I've been riding dirt bikes (the throttle kind) off and on for years and haven't had a MTB since 1996... so I'm pretty excited to be back at it again, and I enjoyed my first ride on the Distortion.
    Nice catch you are going to love it.

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    Ok so I've got fox36 kashima lowered to 140 on it.(2012) Got barely used and cheap so had it tuned and lowered.
    Great match to this stiff frame. DO IT
    Go 36!
    Also had rear tuned. Added .4 cu volume spacer and upped boost valve to 225. Never bottoms out now and uses 10 psi less to sit at same sag.

    Quote Originally Posted by bmbass View Post
    I couldn't agree more with the reviews on the bike. Been hawking them for a year or so and finally got an affordable deal on an '11 that maybe had 50 miles on it. Couldn't be more impressed. I've always loved shorter travel, low slung, little rides like these because of their liveliness, cornering ability, and general playfulness, but this thing is so so far superior to any other I've ever owned. Kept coming back to the genre (Ndiza, Rampant, Double, Bottlerocket, Wildcard) but never found one bike that maintain that profile, climb, and handle the chunk with any confidence. They always seemed to lack severely in one area.

    On my first few rides I did get the feeling that it couldn't handle the chunder that well, and a local suspension guru recommended to speed up my rebound in the rear considerably, but still keep the 30ish% sag, and I have to say it did wonders. Feels like it has much more rear travel than it does, but still stays so lively on the trail. That being said, definitely in the market for a new fork. I don't want to throw off the geo, but I would like something with stanchions larger than 32mm… I've seen the lowered lyrics, and 36s.. Anyone want to chime in on experience there? or sell me their lowered lyrik?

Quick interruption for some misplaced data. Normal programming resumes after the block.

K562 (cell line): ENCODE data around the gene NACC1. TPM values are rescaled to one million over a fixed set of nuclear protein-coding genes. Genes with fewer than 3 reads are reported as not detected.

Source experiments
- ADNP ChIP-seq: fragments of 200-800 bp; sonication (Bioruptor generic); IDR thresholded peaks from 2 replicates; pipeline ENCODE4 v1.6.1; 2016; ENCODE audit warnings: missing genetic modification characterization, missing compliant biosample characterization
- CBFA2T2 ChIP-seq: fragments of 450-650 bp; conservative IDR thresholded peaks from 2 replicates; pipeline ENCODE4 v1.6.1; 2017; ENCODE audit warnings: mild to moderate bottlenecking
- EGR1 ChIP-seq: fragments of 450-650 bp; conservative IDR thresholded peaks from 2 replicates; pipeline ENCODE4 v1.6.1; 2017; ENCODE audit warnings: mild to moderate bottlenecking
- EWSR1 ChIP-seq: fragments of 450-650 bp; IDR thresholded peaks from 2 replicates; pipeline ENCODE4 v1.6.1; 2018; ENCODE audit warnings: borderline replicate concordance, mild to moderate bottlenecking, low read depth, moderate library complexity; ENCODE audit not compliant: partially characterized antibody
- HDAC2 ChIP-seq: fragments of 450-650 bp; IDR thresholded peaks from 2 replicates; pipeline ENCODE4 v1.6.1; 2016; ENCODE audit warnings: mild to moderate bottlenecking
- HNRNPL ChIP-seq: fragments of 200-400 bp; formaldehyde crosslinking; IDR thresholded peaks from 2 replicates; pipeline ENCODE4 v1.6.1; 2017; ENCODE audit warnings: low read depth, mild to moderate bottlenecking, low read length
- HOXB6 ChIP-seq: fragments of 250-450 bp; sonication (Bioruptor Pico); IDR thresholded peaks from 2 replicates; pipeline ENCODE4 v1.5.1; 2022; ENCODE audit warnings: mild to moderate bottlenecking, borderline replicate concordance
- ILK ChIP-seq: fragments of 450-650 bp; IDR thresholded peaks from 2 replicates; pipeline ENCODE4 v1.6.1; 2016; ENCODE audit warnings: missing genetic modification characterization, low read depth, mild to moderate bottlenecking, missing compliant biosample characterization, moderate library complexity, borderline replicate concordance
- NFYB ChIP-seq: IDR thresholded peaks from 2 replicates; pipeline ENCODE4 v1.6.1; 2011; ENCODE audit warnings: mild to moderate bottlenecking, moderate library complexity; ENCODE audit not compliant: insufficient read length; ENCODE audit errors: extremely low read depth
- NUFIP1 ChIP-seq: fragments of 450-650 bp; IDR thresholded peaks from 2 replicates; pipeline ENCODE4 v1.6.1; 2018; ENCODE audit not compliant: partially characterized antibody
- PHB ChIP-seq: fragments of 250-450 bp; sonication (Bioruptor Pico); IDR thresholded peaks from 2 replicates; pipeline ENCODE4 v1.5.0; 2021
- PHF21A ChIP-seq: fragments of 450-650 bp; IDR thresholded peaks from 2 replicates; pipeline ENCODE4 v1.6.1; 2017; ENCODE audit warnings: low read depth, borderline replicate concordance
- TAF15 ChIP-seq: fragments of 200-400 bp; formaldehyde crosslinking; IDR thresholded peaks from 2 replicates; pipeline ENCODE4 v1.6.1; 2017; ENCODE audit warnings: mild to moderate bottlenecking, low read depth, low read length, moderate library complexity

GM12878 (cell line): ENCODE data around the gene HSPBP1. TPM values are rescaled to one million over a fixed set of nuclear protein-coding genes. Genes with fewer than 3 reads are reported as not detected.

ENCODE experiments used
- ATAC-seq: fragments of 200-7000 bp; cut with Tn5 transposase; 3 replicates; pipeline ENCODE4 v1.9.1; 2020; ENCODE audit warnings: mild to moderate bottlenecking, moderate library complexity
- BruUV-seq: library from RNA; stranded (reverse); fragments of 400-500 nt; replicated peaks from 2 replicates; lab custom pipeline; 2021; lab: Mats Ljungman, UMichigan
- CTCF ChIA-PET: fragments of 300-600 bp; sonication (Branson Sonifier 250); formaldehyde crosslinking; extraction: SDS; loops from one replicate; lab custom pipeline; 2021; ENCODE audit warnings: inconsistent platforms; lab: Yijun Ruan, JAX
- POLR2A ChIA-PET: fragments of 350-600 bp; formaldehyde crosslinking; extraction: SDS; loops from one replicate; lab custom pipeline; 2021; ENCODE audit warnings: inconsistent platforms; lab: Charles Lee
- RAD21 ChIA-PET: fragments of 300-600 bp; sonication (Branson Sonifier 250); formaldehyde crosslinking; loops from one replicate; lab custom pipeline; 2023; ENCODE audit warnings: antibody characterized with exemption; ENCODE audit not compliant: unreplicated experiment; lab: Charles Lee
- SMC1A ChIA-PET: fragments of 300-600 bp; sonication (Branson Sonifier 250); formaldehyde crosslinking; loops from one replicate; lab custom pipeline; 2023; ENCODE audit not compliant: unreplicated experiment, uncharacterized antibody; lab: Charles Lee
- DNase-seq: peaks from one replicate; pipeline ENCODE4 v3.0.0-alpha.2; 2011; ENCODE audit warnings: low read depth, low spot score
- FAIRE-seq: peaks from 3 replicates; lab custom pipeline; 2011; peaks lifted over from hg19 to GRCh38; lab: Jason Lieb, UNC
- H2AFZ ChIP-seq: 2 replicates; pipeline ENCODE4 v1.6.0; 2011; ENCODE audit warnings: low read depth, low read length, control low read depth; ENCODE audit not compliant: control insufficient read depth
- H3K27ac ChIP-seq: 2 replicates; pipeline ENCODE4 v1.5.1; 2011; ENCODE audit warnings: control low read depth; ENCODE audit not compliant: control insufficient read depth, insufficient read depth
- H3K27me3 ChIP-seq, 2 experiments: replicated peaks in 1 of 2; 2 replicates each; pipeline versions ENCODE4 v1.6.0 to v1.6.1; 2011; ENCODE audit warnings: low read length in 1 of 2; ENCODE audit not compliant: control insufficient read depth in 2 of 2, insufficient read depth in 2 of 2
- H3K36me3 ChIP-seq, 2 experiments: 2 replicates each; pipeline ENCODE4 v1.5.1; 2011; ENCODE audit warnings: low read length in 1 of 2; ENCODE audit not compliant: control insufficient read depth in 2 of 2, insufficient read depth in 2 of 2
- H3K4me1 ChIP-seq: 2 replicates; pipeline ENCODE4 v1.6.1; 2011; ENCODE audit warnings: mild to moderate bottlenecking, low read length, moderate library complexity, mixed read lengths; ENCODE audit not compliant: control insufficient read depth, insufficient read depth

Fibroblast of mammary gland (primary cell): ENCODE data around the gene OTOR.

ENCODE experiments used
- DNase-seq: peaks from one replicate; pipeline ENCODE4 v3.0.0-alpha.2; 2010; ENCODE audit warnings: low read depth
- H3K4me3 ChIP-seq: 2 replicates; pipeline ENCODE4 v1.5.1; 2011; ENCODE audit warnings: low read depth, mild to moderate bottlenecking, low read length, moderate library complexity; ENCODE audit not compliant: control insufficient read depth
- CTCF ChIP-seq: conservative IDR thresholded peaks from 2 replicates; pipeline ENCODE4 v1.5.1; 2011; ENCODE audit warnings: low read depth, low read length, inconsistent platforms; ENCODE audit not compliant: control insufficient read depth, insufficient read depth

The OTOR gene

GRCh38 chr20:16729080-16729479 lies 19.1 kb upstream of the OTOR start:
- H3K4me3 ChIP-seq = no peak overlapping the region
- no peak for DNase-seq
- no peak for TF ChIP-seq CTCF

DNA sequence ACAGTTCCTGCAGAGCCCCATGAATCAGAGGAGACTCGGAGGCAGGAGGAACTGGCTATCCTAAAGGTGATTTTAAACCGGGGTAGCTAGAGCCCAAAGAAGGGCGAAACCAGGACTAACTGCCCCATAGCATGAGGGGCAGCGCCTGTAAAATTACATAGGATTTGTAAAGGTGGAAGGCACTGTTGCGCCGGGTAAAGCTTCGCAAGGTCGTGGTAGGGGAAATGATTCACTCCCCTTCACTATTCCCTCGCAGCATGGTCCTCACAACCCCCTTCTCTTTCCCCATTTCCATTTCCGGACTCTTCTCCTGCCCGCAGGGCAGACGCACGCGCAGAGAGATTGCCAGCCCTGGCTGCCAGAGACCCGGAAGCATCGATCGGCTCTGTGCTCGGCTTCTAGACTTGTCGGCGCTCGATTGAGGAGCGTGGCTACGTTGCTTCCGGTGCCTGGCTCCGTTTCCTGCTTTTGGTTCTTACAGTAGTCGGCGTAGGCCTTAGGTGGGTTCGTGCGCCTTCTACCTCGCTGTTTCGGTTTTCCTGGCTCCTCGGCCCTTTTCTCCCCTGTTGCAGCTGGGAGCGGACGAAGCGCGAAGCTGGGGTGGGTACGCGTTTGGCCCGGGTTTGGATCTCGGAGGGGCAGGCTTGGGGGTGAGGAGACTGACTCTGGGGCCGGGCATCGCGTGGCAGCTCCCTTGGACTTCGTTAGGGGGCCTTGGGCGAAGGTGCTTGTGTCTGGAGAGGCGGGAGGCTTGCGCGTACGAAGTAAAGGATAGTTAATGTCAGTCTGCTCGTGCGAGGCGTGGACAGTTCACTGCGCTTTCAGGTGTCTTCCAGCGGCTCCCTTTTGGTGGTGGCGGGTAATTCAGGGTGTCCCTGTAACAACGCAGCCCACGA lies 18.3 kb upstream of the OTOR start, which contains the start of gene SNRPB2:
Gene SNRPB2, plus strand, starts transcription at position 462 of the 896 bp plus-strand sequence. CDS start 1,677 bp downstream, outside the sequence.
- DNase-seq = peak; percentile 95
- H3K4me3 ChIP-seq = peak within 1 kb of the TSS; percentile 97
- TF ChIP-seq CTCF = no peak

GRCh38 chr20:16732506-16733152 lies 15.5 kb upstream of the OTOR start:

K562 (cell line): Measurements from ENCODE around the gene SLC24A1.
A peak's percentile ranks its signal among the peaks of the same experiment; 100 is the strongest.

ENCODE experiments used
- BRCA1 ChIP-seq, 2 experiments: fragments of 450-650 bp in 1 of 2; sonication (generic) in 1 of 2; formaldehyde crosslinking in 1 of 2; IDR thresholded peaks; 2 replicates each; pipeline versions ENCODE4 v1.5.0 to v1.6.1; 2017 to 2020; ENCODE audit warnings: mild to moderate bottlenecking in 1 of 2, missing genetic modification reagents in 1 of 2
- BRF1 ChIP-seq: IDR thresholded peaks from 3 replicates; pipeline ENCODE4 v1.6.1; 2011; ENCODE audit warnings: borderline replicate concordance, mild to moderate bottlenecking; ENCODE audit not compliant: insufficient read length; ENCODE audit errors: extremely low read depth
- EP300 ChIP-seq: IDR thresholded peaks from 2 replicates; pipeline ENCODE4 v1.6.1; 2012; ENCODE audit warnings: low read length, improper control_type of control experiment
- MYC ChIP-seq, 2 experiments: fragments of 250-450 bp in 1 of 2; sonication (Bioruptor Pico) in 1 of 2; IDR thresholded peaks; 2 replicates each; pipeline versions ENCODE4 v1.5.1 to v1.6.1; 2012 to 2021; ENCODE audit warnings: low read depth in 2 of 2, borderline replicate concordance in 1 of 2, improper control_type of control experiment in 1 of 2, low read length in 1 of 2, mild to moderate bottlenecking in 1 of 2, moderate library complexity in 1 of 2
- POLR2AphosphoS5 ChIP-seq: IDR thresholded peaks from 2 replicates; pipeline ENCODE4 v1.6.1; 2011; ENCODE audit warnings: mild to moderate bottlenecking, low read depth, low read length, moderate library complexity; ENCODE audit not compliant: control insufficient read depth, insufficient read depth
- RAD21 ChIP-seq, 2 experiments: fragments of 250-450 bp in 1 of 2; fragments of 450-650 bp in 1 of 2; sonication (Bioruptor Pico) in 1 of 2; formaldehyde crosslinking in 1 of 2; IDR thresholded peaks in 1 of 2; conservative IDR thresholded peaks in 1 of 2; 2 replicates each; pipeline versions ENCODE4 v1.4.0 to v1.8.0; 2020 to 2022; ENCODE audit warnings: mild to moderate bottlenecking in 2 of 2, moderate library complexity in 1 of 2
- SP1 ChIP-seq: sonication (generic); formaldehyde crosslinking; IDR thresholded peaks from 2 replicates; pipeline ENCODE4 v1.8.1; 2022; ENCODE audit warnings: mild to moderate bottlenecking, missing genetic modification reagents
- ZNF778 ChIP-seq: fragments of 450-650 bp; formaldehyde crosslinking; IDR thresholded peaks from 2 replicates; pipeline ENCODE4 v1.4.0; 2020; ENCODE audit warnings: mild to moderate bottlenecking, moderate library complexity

25. #25
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    Quote Originally Posted by SV11 View Post
    ^^
    The op is talking about a bike that he can use on dh trails. There is a reason why dh bikes are built burly, basically bigger than any other discipline associated with biking. That doesn't mean you cant take a rigid bike and ride slopestyle. I'm talking in a lanugage that the op gets, xc, am, freeride and dh. There is a minority that can do amazing stuff on small travel bikes, but this doesnt apply to the majority. I would never recommend the op to buy a slopestyle bike and do 30 ft drops, but i would recommend the op get a freeride bike for big drops, why becasue he doesn't have the talent that Tyler has, or strait, and god knows how long it took them along with broken bones to achieve what they can on short travel bikes, good luck to them. I'm just being realistic. The op will not enjoy riding a slopestyle bike on dh trails, sure it can be done but no sane person would. I really don't give a hoot what they can achieve in contests, this is about the op.
    What I can't fathom is that the op is asking if it can handle rough dh trails, and you are recommending a slopestyle bike that has 4.4"? You can also ride dh on a rigid or unicycle, but this is just flatout bad advice no matter which way you look at it.
    4.4" for dh, lmao.
    You are clueless. If you have not ridden distortion you don't know what you are talking about..
    They handle black diamond Dh shore trails with no problems.
    xc my ass
    " I only Ride Enduro'